When Is the Pressure Too High?

Here at Signet, we’ve felt anxiety levels in both students and parents steadily rising over the years. Things seem more urgent, workloads seem higher, parents seem more worried. There’s a general sense of “What will happen if my son/daughter doesn’t do X?” from parents, and even from students, “What will happen if I don’t get X grade or do Y activity?”

Where does this come from? There are a lot of factors, but a big source of the pressure is the “arms race” of college admissions, as well as the false perception that if you don’t go to a certain type of school or achieve a certain degree of academic success, your life may not amount to much.

In this interview, Dr. Angela Currie shares her insights on stress, anxiety, and pressure, and she also gives some really valuable advice on how parents can help students keep things in perspective.

What are the most common mental health issues that students face?

We’re seeing a huge increase in anxiety and stress, in both children and teenagers. It’s important to differentiate between stress and anxiety. Stress is related to present conditions, demands kids have now or in the very near future. This includes upcoming testing, after-school commitments, and daily homework.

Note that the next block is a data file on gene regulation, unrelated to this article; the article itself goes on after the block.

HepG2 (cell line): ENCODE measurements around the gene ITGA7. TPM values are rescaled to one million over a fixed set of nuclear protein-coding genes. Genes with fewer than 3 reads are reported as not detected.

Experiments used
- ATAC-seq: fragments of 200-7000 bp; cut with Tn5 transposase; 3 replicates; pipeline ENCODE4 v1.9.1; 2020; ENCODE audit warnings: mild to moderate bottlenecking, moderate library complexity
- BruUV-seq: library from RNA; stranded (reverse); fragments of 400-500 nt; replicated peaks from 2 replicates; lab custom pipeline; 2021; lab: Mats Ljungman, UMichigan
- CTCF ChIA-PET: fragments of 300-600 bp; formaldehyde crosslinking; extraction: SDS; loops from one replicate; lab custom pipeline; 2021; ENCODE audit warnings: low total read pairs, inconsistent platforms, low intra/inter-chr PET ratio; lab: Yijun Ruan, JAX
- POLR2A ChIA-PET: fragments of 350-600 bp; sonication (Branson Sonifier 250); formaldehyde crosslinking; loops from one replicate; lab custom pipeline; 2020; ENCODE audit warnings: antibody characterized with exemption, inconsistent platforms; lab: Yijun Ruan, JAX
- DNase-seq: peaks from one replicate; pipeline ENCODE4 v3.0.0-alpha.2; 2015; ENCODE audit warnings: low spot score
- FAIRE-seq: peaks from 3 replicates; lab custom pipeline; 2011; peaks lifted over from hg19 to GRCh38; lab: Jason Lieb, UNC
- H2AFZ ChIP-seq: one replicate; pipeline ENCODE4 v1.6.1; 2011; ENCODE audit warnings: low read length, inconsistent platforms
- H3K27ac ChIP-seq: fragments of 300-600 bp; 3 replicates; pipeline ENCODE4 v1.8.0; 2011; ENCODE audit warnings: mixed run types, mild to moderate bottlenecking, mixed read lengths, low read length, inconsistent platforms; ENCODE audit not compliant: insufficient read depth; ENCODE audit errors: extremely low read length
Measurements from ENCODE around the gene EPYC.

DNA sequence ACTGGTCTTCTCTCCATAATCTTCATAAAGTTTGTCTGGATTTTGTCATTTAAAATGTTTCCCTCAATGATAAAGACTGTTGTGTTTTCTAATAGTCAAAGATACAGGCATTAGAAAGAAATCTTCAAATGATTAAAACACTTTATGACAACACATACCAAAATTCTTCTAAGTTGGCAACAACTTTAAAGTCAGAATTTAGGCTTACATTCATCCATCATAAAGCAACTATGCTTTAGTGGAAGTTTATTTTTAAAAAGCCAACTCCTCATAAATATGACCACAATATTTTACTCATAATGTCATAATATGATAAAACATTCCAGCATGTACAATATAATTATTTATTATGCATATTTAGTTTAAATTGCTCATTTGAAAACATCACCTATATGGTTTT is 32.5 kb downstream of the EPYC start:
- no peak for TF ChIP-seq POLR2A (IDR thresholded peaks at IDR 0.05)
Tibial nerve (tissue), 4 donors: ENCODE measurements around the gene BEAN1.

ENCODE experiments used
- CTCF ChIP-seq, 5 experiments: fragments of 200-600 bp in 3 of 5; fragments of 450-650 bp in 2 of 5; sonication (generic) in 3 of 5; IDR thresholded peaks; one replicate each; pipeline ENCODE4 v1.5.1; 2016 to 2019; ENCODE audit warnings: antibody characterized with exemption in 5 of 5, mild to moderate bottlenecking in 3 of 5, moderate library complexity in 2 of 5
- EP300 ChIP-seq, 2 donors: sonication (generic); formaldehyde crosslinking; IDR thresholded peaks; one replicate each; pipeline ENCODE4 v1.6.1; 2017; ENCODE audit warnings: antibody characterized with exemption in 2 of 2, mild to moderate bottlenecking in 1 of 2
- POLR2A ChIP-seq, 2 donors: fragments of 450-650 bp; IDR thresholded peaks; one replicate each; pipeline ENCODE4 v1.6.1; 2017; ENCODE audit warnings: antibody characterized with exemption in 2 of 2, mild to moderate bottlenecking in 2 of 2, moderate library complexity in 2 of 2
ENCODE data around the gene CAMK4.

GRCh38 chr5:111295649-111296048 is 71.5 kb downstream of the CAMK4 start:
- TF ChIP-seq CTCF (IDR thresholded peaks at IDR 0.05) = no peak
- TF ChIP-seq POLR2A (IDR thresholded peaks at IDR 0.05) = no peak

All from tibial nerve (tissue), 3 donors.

The increase in stress is also drawing out anxiety in kids who may be inclined toward it, perhaps genetically, but who under less stressful circumstances might not have developed anxiety. We’re seeing more anxiety-based disorders and low self-esteem. We’re also seeing feelings of helplessness, which can lead to depressive symptoms.

Part of the reason is that we’re putting developmentally inappropriate expectations on kids. Kindergarteners are now expected to read, and the expectations only increase from there. Adolescents are expected to participate in AP classes and a huge number of extracurriculars, take the SATs early, and know what they want to do in college. This contributes to both stress and anxiety. I’d say that stress and anxiety are reaching epidemic levels in today’s youth.

When you talk about stress levels increasing, does that relate to age?

The younger you are, the less developed your skills are. You’re less capable of considering big-picture demands, the meaning behind what you’re being asked to do, and how it may be related to your future goals. You have fewer executive, planning, and organizational skills, so prioritizing is more challenging. Even teens aren’t as developed as young adults, and are often presented with more demands than they can handle. This elevates stress and potentially anxiety, and that elevation prevents their executive skills from functioning correctly or developing further, which leads to more stress and anxiety. It’s a negative feedback loop. Teens must reduce their stress in order to break this cycle.